I was wearing the dropped-shoulder pullover I made last fall that used short-rows to turn the colors of my plant-dyed yarn into striped wedges. I myself got passed around as everyone examined the intervals of the short rows and the accurate match of the stripes at the seams. Allison asked me how I had figured the math, which she said was very advanced. I replied, it was logical when I drew zigzag lines on the back of an envelope and counted to twenty.
Allison and the other retired knitting machine instructor, Barbara (who got her first knitting machine when I was one year old), both asked if they could adopt me, which sounded just fine to me. I talked about my recent forays into using the electronics of my machine, after having waited for two and a half years before even plugging it in and turning it on, and I was thrilled that everything worked as it should. But I have no regrets about waiting so long, while I was building muscle memory about the basic workings and operations of machine knitting and making interesting things with what I knew. Barbara said she wished that more machine knitters would use my approach of practicing new techniques until they mastered them and finding ways to use them, before getting overwhelmed with new information that they aren’t ready to absorb. I told them about the early detractor who asked me why I bothered even trying to learn when it was all so hard for me, and I told her that I would eventually learn and would use my skills in ways that other people don’t think of. My detractor’s response was a derisive sniff. My new friends’ response to that was gratifying.
So I spent the rest of the weekend shuttling between Allison and Barbara. Allison showed me many different ways to give finished edges to stockinette fabric, and she let me keep the little swatches she made so I could refer to them later as memory aids. I do have a question for Allison. She showed me a hemmed edge that used waste yarn and ravel cord, then she knitted three rows in the main yarn and folded up the edge next to the waste yarn, just above the ravel cord, and knitted it together with the main yarn using a thin thread in a different color, and it doesn’t show on the stockinette side. How did that happen? Allison, please explain in the comments! Or on Facebook if that’s easier for you, and I’ll put your answer into the comments.
Barbara gave me an intensive lesson in the use of the garter bar. First she demonstrated, then she sat me down at the machine and guided me through the process. I remembered how the woman who sold me my machine, at an inflated price in exchange for lessons that taught me little, had boasted to me, “I’m the teacher I wish I had had.” Finally I had found the teacher I wished I had had. For a couple of iterations of the process, Barbara prompted me, without moving me aside and doing anything for me, to do each of the many steps that needed to be done in a precise sequence:
- pull the needles out into hold;
- position the stitches behind the hooks but not up against the gate pegs;
- put the needle stabilizer in place;
- engage the hold lever on the machine;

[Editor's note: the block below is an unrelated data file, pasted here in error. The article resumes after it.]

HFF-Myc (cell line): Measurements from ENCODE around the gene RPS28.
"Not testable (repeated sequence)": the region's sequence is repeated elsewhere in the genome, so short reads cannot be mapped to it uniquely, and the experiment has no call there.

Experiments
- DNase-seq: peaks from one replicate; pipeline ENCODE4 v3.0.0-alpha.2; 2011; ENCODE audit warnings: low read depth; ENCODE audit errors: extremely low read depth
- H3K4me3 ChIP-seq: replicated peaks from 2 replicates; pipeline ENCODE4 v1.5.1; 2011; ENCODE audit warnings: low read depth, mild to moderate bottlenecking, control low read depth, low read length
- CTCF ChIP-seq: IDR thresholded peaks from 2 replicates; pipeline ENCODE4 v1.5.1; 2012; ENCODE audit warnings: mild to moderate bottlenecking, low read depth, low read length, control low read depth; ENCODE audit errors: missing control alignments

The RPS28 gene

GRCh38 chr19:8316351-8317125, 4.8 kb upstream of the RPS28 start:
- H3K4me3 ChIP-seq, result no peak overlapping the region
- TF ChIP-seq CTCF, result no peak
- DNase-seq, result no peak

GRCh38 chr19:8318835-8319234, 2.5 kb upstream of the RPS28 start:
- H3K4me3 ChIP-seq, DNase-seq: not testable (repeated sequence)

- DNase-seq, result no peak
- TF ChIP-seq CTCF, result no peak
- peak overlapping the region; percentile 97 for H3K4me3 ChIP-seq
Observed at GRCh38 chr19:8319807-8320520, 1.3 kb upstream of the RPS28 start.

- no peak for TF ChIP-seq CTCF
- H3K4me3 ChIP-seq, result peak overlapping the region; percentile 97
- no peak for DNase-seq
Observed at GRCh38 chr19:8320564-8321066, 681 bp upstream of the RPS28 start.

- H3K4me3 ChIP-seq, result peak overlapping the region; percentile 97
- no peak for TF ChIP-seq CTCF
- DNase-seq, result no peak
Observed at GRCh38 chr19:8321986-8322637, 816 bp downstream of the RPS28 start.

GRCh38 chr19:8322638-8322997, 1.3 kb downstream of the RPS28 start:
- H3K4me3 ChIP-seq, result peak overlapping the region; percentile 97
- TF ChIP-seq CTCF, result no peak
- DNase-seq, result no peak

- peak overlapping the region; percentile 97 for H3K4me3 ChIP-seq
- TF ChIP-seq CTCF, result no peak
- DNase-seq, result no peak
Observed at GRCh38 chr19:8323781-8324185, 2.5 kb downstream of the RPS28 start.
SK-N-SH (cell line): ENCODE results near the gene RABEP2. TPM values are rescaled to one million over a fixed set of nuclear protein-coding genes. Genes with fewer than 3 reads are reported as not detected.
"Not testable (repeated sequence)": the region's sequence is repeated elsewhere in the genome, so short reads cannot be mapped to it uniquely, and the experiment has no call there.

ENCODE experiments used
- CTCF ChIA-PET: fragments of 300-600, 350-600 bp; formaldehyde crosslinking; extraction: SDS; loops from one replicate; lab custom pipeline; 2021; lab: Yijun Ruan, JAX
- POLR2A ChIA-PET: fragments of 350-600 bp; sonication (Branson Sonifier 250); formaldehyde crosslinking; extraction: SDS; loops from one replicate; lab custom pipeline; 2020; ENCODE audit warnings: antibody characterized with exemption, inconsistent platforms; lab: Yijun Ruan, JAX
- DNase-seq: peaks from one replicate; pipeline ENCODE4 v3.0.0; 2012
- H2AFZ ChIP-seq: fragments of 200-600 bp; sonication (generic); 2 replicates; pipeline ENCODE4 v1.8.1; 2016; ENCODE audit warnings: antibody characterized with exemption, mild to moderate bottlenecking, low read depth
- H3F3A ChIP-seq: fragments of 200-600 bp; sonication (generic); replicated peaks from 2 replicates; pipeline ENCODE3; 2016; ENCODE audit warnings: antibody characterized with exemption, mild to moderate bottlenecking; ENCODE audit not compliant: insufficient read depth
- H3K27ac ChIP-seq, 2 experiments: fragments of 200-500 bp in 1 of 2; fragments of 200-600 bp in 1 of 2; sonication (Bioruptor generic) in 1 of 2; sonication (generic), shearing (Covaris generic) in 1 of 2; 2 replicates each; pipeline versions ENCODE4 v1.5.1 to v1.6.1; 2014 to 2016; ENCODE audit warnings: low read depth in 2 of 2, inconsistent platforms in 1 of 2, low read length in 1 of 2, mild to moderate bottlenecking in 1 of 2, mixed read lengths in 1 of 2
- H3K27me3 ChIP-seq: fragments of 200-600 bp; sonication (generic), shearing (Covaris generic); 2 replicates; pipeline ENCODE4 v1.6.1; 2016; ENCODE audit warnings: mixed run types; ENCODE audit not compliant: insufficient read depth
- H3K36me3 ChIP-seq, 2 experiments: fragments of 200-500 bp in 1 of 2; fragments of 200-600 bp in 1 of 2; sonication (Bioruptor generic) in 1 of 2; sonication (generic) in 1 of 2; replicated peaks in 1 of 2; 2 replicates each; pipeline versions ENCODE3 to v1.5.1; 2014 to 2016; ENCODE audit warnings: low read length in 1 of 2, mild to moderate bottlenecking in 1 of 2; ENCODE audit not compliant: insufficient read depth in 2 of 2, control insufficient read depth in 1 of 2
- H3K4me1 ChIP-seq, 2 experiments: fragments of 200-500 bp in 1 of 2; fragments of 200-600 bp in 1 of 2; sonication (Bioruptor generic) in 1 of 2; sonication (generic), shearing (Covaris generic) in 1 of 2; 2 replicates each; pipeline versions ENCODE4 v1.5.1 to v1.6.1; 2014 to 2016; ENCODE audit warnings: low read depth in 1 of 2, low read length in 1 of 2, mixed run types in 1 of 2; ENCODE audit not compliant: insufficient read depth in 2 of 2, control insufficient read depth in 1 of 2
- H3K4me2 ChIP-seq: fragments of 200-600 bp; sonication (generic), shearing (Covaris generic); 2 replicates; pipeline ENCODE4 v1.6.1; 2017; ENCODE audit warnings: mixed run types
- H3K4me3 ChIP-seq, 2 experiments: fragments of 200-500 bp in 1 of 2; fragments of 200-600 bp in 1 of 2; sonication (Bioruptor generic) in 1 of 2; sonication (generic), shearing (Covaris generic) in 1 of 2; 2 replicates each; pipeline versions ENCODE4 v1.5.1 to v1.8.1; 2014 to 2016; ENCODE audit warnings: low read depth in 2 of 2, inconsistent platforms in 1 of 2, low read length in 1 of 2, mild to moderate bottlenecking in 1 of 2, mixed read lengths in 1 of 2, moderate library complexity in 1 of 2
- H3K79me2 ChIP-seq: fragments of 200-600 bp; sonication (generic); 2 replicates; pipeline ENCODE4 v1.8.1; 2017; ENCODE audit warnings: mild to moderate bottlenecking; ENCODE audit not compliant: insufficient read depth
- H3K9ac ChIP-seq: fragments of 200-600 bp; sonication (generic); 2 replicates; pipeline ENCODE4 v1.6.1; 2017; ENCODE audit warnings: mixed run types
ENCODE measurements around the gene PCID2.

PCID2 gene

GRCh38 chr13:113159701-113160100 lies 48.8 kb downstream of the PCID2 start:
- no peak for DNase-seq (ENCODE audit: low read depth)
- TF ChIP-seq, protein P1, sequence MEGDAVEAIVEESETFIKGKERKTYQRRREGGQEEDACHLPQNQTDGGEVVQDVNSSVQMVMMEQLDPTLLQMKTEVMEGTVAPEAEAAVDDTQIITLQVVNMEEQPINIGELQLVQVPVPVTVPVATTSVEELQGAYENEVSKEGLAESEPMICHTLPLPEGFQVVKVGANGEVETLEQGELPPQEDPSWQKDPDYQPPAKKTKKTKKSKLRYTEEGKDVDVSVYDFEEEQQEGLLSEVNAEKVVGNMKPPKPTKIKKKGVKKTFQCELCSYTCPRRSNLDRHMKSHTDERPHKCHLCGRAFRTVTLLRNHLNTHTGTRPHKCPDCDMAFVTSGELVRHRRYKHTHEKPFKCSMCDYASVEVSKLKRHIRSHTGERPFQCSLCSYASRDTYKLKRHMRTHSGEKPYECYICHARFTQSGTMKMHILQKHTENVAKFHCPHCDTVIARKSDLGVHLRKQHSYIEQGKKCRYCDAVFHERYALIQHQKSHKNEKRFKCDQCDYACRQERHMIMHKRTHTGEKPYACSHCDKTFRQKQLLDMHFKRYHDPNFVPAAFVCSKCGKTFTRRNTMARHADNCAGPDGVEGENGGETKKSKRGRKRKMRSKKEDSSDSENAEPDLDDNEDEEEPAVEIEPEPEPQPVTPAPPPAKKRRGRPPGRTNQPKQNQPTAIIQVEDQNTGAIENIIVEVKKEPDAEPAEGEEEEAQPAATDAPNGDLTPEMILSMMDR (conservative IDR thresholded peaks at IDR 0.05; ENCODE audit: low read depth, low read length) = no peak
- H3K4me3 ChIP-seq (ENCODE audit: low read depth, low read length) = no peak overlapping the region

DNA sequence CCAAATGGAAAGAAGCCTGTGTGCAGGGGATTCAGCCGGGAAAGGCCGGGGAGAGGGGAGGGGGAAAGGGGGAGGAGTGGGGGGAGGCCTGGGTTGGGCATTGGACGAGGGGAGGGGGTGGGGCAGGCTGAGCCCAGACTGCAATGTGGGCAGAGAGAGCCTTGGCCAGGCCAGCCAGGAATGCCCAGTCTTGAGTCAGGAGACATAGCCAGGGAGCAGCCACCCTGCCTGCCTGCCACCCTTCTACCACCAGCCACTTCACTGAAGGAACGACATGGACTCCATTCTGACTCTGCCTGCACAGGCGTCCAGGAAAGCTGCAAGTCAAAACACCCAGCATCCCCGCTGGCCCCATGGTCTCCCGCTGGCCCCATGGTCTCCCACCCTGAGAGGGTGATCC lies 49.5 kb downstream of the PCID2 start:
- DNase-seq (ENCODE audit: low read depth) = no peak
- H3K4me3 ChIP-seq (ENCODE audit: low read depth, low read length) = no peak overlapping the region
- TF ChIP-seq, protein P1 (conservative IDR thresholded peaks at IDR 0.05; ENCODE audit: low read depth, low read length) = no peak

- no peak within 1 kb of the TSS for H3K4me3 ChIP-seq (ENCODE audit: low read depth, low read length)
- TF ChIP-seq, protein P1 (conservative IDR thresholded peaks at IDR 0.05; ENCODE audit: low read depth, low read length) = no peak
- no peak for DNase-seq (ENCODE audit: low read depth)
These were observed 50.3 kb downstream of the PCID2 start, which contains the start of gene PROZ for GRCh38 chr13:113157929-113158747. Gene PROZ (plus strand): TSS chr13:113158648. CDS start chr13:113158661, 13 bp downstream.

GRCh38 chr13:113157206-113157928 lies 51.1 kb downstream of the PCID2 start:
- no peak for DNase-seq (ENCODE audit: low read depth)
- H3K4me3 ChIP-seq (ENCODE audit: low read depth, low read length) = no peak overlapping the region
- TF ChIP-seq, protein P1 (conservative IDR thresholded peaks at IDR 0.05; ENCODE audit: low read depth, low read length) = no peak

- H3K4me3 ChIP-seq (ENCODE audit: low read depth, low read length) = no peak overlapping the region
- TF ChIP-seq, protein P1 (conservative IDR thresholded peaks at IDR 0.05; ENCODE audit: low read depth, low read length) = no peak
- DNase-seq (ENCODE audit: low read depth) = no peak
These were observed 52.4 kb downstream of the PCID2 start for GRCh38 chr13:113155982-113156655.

- turn the garter bar so that the grooves face upward;
- open the hooks of the needles;
- fit the garter bar over the needles and slip the needles through the eyes;
- hold the garter bar parallel to the floor and pull the knitting onto the prongs of the garter bar starting on one side and ending on the other;
- put the machine into hold and move the carriage to the other side;
- turn the bar and the knitting so that the knit side faces;
- place the bar against the the needles so that the needles are in the grooves;
- turn the top of the bar toward the machine and catch the needles into the stitches;
- pull the bar vertical and toward you and make sure the stitches caught cleanly and are all on the needles;
- remove the bar from the stitches by pulling it downward from one end, at an angle facing away from the machine;
- take the machine out of hold, rethread the yarn in the feeder, and resume knitting.
That’s a lot of steps. I’m not great at remembering a lot of steps. After Barbara had walked me through this procedure with verbal prompts at each step, she went silent and sat next to me as I tried to think my way through the process in order to do it for myself. Every time I was about to do something, I would look over at her for visual cues: a nod, a frown, a finger pointed at the relevant place, the tilt of a transfer tool indicating how the garter bar should be positioned. We went through this pantomime a few times, then she moved a little further away where she couldn’t see my every move, and I called her over when I got stuck. When I stopped getting stuck, she got up and walked around the room to see what other people were doing and left me to build muscle memory. This is the way I want to be taught. I came back the next day and practiced some more without needing so much supervision. Now I’m at home and practicing on my own machine with my own yarn and garter bar and am trying to habituate myself to the very different feel of my stuff from Barbara’s stuff. I’ll get it eventually, I always do, but I’ll get it faster because Barbara is the machine knitting teacher of my dreams.